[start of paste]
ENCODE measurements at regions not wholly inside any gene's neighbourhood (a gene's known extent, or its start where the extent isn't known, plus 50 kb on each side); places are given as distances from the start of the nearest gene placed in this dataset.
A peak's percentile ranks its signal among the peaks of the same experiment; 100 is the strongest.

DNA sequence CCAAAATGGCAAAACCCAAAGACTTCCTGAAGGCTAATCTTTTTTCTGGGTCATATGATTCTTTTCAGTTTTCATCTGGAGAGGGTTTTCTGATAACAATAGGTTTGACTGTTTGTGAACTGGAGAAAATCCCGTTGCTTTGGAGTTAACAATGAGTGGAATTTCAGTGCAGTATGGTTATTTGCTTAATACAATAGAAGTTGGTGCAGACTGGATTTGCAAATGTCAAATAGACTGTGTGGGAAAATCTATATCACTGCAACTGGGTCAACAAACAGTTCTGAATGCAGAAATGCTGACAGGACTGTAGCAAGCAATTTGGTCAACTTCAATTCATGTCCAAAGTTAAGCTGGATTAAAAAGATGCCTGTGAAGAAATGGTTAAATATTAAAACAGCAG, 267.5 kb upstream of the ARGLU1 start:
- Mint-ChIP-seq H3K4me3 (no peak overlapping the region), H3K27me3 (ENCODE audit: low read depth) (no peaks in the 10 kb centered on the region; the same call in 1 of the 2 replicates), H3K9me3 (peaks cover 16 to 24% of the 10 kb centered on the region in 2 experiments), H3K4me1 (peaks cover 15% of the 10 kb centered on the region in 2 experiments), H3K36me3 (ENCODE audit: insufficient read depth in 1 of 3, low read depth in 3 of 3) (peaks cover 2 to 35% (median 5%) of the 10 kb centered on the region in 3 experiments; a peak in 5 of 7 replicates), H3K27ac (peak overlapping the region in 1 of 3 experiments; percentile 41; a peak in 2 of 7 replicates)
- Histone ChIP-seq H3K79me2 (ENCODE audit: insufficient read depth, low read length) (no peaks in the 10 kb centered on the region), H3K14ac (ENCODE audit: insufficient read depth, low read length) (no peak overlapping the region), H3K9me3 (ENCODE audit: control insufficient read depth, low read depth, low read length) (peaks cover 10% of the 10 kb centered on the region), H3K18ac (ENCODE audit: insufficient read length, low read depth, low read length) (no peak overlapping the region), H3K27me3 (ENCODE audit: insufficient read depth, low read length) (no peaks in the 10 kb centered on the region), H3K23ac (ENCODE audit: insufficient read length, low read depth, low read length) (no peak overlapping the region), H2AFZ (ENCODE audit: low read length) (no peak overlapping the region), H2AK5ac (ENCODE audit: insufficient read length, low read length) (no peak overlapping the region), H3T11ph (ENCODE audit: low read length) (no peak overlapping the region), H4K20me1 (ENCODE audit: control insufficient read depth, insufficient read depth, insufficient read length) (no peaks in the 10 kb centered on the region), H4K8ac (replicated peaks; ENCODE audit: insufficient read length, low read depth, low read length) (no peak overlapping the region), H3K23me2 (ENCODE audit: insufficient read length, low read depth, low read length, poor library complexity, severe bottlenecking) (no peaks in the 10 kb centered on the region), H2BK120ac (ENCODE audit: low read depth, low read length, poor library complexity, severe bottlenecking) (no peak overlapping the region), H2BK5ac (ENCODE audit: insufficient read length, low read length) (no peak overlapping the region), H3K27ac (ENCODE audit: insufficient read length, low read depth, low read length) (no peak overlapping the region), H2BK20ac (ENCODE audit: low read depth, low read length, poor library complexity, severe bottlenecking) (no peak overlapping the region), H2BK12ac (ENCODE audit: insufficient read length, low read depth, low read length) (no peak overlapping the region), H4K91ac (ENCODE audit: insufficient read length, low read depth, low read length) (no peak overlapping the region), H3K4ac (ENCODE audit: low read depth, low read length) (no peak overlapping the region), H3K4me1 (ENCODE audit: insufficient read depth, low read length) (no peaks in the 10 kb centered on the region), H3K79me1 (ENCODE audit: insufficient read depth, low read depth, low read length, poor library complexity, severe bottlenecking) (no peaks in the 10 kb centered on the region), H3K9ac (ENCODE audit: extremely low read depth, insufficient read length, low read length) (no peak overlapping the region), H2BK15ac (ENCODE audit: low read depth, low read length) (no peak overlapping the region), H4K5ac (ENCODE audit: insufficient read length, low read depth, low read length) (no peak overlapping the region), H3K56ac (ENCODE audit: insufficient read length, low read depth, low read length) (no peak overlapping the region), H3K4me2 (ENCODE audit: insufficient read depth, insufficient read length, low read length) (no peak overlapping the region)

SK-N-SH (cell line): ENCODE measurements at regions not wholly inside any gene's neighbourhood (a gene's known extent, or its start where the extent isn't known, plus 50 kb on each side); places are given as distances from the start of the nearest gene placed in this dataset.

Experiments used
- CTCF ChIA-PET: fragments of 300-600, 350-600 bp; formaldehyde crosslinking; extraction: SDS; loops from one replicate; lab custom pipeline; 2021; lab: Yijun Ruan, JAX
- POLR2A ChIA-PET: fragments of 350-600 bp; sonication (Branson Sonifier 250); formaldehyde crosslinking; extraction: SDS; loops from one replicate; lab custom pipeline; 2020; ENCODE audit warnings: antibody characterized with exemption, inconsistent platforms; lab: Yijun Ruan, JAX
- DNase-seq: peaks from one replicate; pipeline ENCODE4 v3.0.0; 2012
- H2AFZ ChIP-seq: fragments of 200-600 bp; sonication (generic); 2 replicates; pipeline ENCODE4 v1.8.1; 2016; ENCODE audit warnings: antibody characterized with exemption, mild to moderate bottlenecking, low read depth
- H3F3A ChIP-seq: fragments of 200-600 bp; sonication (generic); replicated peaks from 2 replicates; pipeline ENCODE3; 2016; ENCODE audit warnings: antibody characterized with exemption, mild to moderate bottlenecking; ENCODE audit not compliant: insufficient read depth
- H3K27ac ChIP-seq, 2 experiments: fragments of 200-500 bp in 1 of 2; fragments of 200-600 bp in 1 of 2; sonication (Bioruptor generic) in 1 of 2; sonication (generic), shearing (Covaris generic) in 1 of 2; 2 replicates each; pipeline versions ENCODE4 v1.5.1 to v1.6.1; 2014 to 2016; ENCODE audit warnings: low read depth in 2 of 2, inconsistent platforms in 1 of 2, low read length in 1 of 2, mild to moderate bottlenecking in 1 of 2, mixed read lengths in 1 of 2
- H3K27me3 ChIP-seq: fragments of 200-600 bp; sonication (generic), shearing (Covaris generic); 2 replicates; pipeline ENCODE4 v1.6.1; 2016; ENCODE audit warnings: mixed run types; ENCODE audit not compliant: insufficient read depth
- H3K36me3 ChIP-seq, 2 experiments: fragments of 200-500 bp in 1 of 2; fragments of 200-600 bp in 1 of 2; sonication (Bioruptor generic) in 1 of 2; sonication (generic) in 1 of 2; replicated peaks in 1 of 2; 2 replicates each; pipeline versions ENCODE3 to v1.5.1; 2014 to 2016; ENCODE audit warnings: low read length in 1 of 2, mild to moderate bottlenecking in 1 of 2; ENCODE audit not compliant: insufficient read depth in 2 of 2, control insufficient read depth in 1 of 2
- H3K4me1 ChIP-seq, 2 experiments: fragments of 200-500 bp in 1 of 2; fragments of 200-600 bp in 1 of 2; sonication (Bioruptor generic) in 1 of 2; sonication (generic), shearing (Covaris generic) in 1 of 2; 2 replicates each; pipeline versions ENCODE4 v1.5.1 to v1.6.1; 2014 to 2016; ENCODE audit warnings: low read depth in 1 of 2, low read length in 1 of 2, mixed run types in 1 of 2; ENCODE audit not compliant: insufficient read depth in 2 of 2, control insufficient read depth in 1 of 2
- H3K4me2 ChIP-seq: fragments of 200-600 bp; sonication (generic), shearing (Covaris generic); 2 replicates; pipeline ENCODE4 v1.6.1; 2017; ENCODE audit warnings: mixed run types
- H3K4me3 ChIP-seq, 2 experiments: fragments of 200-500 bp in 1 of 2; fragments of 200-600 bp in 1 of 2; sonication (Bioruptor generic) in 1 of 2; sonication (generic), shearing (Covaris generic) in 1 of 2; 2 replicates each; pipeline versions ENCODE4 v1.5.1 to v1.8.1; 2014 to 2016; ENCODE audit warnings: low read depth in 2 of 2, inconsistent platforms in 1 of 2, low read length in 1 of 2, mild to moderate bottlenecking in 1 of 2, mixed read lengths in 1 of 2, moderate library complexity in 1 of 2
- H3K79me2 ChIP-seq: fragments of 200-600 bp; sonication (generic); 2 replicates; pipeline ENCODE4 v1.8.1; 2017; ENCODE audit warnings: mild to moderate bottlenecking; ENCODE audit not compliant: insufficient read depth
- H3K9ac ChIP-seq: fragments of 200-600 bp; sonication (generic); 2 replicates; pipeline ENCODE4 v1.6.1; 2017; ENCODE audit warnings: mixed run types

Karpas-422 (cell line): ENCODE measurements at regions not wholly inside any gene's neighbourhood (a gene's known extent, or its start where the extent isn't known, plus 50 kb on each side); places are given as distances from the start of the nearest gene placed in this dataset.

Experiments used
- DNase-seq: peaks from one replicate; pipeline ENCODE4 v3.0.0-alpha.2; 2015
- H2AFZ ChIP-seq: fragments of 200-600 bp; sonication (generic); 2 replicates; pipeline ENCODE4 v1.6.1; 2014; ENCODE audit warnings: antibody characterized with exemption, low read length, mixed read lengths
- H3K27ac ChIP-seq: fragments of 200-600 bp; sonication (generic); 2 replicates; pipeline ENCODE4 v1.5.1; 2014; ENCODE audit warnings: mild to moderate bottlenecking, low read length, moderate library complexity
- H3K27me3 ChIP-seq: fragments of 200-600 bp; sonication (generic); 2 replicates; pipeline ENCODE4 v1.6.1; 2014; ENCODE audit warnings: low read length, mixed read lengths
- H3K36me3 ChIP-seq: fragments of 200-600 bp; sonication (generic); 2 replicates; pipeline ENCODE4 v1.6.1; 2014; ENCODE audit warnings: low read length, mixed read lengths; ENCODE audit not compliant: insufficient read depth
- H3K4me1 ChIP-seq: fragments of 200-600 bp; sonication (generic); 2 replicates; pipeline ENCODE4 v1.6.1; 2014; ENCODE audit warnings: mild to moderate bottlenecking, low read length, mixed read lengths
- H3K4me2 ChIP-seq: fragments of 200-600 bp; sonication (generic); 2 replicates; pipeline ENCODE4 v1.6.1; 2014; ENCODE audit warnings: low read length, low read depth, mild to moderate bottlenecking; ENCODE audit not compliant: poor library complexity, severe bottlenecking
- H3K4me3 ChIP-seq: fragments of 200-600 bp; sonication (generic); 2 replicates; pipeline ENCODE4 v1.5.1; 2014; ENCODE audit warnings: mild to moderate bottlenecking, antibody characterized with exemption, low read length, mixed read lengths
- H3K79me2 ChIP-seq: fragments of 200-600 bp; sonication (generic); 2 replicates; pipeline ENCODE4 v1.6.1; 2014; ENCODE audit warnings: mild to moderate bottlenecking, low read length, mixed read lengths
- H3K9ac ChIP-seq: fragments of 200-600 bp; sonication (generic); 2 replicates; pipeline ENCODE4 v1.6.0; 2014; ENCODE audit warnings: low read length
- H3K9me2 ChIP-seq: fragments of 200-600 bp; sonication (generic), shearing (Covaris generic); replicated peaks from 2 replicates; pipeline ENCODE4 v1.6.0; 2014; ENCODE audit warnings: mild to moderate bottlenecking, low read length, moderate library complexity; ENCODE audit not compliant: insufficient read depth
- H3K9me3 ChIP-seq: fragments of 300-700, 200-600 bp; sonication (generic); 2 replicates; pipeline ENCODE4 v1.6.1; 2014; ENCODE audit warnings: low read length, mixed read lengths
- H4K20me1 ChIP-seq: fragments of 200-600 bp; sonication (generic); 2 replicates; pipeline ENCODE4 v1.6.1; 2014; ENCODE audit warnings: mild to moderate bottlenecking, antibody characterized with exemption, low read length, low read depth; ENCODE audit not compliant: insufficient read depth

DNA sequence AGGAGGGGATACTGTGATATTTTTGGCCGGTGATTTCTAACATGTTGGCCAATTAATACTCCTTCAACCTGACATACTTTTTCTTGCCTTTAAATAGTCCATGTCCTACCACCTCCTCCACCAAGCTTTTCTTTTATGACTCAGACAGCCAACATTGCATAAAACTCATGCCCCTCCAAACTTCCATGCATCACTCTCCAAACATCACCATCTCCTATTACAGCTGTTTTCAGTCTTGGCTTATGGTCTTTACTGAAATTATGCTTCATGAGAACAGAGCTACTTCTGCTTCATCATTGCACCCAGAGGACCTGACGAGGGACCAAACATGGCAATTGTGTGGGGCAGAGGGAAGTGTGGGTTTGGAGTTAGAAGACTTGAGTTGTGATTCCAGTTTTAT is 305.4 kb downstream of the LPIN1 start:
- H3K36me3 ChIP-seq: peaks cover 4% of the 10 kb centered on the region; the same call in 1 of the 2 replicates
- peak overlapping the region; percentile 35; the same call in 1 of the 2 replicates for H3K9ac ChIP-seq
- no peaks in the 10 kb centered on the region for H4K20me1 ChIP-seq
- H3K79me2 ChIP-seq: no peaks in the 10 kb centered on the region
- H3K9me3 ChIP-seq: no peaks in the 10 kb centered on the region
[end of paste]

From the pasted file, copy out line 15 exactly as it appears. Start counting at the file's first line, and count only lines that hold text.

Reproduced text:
- H3K36me3 ChIP-seq, 2 experiments: fragments of 200-500 bp in 1 of 2; fragments of 200-600 bp in 1 of 2; sonication (Bioruptor generic) in 1 of 2; sonication (generic) in 1 of 2; replicated peaks in 1 of 2; 2 replicates each; pipeline versions ENCODE3 to v1.5.1; 2014 to 2016; ENCODE audit warnings: low read length in 1 of 2, mild to moderate bottlenecking in 1 of 2; ENCODE audit not compliant: insufficient read depth in 2 of 2, control insufficient read depth in 1 of 2